Here is a selection of books and gear I recommend to you.
Jon Turk grew up on the shores of a wooded lake in Connecticut, attended Phillips Academy in Andover, Massachusetts, and then Brown University. He earned a Ph.D. in organic chemistry in 1971 and was nominated by National Geographic as one of the Top Ten Adventurers of the Year in 2012. Between these bookends, he co-authored the first college-level environmental science textbook in North America, followed by more than 30 additional texts in environmental, physical, and Earth sciences. At the same time, Jon kayaked around Cape Horn and across the North Pacific from Japan to Alaska, mountain biked across the northern Gobi in Mongolia, made first climbing ascents of big walls on Baffin Island and first ski descents in the Tien Shan Mountains in Kyrgyzia, and in 2011 circumnavigated Ellesmere Island. He has published numerous magazine articles and four adventure books: Cold Oceans, In the Wake of the Jomon, The Raven’s Gift, and Crocodiles and Ice. During extended travel in northeast Siberia, his worldview was altered by Moolynaut, a Siberian shaman. Jon splits his time between Darby, Montana (near the southwestern boundary of Montana and Idaho, along the Continental Divide), and Fernie, British Columbia. For more information, see jonturk.net.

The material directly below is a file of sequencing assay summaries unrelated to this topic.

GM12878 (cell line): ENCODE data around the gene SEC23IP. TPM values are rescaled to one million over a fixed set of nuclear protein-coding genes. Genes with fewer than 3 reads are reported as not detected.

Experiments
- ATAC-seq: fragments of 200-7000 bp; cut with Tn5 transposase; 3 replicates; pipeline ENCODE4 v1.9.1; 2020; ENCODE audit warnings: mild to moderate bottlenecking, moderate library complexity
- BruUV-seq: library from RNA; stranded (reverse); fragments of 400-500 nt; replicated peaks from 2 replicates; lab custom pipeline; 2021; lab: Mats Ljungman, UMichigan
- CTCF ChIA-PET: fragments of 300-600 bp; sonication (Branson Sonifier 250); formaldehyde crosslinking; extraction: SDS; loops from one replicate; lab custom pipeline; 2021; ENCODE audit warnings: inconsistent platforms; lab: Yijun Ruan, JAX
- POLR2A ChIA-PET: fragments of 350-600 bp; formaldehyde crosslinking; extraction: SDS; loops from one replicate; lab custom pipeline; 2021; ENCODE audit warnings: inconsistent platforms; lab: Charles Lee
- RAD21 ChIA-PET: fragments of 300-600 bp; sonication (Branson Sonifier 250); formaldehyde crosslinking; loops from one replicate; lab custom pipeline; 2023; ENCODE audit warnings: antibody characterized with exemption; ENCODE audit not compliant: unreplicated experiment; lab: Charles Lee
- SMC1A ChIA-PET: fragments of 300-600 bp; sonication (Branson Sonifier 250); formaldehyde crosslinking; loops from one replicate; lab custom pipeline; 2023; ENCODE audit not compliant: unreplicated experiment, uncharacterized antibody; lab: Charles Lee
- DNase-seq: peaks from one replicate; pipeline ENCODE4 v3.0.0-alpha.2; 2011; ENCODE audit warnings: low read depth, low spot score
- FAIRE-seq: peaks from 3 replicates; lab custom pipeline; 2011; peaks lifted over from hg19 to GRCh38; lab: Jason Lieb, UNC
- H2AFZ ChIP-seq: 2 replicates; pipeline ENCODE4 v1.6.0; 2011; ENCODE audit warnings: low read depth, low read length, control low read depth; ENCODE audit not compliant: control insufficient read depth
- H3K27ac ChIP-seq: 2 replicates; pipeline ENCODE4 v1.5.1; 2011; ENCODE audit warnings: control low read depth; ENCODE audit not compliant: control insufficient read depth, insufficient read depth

Author and explorer James Michael Dorsey has spent two decades visiting the world’s most remote tribal cultures. In BABOONS FOR LUNCH and Other Sordid Adventures, he tells his remarkable travel stories in rollicking accounts that keep readers off balance and eager for more.
Many stories are funny, others are poignant, and quite a few are heart stopping, while others are unique insights into remote ways of life most of the world does not know exists.
One of the greatest adventure stories of the modern age in this New York Times bestseller: the harrowing tale of British explorer Ernest Shackleton's 1914 attempt to reach the South Pole. In August 1914, polar explorer Ernest Shackleton boarded the Endurance and set sail for Antarctica, where he planned to cross the last uncharted continent on foot. In January 1915, after battling its way through a thousand miles of pack ice and only a day's sail short of its destination, the Endurance became locked in an island of ice. Thus began the legendary ordeal of Shackleton and his crew of twenty-seven men. When their ship was finally crushed between two ice floes, they attempted a near-impossible journey over 850 miles of the South Atlantic's heaviest seas to the closest outpost of civilization. In Endurance, the definitive account of Ernest Shackleton's fateful trip, Alfred Lansing brilliantly narrates the harrowing and miraculous voyage that has defined heroism for the modern age.